CBNNews.com - JERUSALEM, Israel - Israeli Prime Minister Ehud Olmert departs Monday evening for a week in the United States in what some analysts are calling a "time out" for the beleaguered head of state under criminal investigation.
At a meeting Sunday with members of his Kadima party, Olmert played down last week's calls for his resignation by Defense Minister and Labor party chairman Ehud Barak and Foreign Minister Tzipi Livni, among others.
Sources close to the prime minister said he has no intention of spearheading a move for general elections in November and prefers to let his political rivals duke it out among themselves while his attorneys prepare their cross examination of American financier Morris Talansky in two weeks.
Meanwhile, he'll spend a week meeting with US heads of state and affluent Jewish American leaders.
On Sunday, Olmert's colleagues, including Transportation Minister Shaul Mofaz, criticized Barak and Livni for consulting strategist Reuven Adler, who also advised former Prime Minister Ariel Sharon.
"Barak and Livni are Reuven Adler's marionettes and they are ready to play this role because they are interested in gaining power," Mofaz said. Mofaz is also interested in being the next leader of Kadima, with an eye toward the premiership.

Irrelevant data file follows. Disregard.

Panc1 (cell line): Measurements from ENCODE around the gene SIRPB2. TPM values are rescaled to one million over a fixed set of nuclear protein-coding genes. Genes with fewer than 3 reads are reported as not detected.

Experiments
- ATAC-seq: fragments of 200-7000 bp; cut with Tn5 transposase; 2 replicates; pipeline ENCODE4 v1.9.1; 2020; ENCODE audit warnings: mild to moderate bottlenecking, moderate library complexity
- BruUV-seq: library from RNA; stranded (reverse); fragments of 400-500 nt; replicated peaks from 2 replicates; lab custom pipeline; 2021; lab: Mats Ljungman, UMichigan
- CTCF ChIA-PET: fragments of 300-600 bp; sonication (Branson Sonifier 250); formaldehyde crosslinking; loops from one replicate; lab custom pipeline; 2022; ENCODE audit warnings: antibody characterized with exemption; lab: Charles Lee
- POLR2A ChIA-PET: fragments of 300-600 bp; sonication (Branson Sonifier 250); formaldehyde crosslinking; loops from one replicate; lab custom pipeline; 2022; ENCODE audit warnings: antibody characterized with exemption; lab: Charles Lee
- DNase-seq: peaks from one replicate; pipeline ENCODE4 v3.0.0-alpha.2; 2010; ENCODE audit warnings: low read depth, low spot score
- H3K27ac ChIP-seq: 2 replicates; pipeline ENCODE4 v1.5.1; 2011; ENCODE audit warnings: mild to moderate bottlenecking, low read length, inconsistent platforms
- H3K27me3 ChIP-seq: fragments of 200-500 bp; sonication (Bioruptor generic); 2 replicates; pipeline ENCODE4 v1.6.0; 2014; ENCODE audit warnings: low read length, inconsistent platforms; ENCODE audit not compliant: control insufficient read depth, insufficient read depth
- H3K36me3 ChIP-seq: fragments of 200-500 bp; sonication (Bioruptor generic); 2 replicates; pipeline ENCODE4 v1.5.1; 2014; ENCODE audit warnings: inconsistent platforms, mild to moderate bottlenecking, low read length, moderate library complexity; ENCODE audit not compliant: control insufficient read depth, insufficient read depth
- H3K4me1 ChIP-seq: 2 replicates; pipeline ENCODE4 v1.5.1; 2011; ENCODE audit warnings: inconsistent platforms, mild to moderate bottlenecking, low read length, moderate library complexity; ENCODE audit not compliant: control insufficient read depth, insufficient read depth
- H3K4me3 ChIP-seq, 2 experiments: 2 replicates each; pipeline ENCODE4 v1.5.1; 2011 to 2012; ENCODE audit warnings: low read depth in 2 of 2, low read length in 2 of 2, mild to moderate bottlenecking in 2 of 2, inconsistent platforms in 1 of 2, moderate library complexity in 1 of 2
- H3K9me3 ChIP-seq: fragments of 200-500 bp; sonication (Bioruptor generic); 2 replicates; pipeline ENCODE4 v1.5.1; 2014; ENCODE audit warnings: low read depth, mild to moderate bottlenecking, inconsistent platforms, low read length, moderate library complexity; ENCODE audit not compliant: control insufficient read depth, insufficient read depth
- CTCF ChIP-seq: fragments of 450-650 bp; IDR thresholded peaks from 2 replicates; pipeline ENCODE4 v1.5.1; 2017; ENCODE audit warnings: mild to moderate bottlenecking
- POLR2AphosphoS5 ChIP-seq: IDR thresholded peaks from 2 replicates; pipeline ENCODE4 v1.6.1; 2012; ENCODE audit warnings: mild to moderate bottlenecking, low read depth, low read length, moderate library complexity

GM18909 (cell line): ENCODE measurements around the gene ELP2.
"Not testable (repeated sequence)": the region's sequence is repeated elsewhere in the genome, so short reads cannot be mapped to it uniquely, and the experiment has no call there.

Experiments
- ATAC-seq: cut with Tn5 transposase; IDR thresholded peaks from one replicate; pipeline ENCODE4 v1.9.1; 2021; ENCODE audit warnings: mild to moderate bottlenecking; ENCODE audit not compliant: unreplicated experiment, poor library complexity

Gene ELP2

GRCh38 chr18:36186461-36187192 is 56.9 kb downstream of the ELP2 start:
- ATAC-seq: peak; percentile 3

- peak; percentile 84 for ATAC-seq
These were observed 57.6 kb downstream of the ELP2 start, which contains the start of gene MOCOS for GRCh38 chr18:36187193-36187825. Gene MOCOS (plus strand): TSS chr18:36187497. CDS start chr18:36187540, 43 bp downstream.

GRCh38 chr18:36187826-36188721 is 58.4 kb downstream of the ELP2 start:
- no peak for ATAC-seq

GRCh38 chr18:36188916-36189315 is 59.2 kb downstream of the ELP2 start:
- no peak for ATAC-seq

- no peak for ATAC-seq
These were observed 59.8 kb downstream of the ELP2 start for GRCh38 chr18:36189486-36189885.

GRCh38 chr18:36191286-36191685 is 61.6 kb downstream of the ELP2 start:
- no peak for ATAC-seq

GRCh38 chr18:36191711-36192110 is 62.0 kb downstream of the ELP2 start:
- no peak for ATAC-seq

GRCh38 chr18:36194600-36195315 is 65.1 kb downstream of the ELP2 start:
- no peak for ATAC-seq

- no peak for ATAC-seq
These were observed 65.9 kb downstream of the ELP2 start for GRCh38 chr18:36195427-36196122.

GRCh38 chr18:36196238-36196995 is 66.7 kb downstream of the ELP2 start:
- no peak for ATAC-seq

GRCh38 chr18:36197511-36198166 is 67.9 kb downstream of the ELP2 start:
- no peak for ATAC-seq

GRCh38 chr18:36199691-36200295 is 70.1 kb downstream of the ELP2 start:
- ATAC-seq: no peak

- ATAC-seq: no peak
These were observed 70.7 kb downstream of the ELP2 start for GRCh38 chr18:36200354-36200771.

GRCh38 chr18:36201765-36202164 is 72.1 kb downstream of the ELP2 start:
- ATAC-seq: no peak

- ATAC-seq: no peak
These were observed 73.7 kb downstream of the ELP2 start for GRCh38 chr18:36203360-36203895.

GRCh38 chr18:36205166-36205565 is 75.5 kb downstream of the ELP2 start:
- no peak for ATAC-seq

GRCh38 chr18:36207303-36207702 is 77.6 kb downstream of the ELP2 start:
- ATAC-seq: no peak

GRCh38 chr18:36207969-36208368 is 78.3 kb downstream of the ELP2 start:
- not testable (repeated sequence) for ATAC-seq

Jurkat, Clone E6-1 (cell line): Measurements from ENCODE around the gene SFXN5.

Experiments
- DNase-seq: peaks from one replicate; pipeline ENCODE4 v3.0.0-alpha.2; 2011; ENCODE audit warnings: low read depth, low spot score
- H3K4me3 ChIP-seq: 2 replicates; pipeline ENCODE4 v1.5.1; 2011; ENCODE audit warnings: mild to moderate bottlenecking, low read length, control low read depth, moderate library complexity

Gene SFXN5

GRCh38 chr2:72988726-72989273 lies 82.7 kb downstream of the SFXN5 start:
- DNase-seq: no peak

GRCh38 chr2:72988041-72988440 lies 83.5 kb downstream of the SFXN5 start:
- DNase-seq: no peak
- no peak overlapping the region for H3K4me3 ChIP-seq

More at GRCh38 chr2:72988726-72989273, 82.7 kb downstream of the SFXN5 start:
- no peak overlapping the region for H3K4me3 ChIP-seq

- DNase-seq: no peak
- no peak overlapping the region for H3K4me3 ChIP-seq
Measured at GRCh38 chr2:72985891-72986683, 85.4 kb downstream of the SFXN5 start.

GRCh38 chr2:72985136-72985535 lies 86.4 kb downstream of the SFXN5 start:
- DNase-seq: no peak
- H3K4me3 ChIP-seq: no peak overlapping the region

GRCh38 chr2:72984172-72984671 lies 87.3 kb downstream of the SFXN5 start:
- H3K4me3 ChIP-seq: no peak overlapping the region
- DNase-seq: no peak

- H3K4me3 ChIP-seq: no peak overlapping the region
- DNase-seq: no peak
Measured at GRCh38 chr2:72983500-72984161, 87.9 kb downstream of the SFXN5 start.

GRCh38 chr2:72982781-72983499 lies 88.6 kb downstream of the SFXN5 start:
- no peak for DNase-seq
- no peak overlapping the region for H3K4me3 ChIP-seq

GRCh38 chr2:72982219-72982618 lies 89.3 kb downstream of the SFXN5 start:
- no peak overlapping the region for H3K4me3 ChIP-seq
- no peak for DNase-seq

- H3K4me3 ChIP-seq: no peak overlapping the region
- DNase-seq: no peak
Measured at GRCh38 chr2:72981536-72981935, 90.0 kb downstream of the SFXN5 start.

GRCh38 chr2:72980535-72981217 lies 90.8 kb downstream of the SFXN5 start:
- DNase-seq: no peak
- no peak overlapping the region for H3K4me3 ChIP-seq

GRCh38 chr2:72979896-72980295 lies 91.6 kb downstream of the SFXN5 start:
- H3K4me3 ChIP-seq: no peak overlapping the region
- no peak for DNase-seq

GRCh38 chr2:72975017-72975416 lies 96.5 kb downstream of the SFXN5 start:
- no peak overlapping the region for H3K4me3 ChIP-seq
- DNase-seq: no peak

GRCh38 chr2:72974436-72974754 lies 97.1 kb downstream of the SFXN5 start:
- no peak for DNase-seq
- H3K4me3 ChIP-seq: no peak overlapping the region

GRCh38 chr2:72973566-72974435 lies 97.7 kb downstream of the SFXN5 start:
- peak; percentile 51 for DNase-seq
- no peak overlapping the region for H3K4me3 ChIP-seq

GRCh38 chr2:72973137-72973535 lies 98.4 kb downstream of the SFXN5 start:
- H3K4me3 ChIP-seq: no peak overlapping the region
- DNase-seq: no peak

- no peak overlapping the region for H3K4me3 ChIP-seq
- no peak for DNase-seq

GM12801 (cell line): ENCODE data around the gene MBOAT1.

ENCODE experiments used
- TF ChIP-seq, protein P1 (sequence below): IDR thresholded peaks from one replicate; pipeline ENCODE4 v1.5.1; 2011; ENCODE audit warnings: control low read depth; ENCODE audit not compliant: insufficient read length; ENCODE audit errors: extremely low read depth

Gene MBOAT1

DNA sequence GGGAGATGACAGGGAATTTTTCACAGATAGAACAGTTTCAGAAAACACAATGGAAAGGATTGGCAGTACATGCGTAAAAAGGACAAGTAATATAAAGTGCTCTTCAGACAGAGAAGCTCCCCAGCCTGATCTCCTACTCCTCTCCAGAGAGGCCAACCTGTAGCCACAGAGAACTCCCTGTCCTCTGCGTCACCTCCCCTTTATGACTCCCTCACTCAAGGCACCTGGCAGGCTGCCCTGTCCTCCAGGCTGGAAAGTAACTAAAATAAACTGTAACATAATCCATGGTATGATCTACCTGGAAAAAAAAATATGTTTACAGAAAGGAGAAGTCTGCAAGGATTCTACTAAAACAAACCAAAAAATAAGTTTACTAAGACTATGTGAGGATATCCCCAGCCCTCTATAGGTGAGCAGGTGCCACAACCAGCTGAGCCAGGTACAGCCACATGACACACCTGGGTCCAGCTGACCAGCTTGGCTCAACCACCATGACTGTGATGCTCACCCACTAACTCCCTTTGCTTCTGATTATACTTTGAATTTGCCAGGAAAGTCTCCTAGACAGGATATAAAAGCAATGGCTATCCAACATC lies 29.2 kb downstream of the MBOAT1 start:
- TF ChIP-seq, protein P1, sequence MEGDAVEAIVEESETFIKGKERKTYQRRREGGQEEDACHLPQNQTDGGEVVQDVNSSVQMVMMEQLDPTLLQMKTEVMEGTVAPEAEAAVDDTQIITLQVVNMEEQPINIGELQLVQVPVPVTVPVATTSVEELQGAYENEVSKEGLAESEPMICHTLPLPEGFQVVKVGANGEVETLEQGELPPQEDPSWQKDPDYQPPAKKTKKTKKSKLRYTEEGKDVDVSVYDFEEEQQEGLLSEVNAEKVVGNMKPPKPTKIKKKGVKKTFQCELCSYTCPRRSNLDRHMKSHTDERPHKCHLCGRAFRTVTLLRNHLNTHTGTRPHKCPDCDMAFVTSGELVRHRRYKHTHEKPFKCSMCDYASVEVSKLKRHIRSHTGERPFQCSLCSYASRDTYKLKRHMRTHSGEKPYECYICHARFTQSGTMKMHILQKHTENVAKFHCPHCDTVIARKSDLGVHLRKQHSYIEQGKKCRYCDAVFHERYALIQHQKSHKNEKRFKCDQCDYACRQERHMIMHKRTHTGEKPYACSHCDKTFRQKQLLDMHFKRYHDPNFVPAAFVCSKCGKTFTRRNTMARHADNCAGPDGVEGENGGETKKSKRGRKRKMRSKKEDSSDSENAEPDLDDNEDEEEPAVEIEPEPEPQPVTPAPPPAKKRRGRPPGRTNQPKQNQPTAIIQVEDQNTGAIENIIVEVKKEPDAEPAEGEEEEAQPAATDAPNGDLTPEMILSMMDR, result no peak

According to Mofaz, Barak's call for Olmert to step down stems from problems within Labor.
"Because of his problems in the Labor party, he tried to interfere with what is happening in Kadima, but he failed," Mofaz said.
"He did the wrong thing by trying to dictate timetables to us," he said. "Tzipi Livni also made a mistake, and I hope she doesn't repeat it," said Mofaz.
While Mofaz would like to see Kadima hold its first primary in early September, he said he wants to give Olmert time "to prove his innocence."
But Kadima leaders say it is highly unlikely that Olmert will be ousted as chairman due to the party's statutes.
In a related matter, National Fraud Unit detectives will travel to the United States this week to track down the money trail of other American donors.
"They're going to check who is behind the big money that Talansky raised," said former Israel Police chief investigator Cmdr. (ret.) Moshe Mizrahi.
"Talansky acted as fundraiser, funneling other people's funds to Olmert. The police need to identify those other donors and find out what interests they represented," he said.
"They will look at why these donors wanted Olmert to intervene for them," he said, adding that police "still do not know who they are."
Mizrachi said police are on the verge of recommending that Olmert be indicted for violation of public trust, while investigation of bribery charges will take longer.
Meanwhile, some Israelis see Olmert's trip to the States as a further embarrassment for Israel, adding to the nation's disgrace, and providing fodder for the international media.
While the prime minister will try to appear statesmanlike before the press this week, most of his constituency would like to see him sidelined.
But Olmert loves the limelight, preferring to postpone what many believe is his inevitable departure from office.
What might have been a semi-graceful departure may evolve into an extended toxic quest for personal political survival.
Sources: Haaretz, YNet news, The Jerusalem Post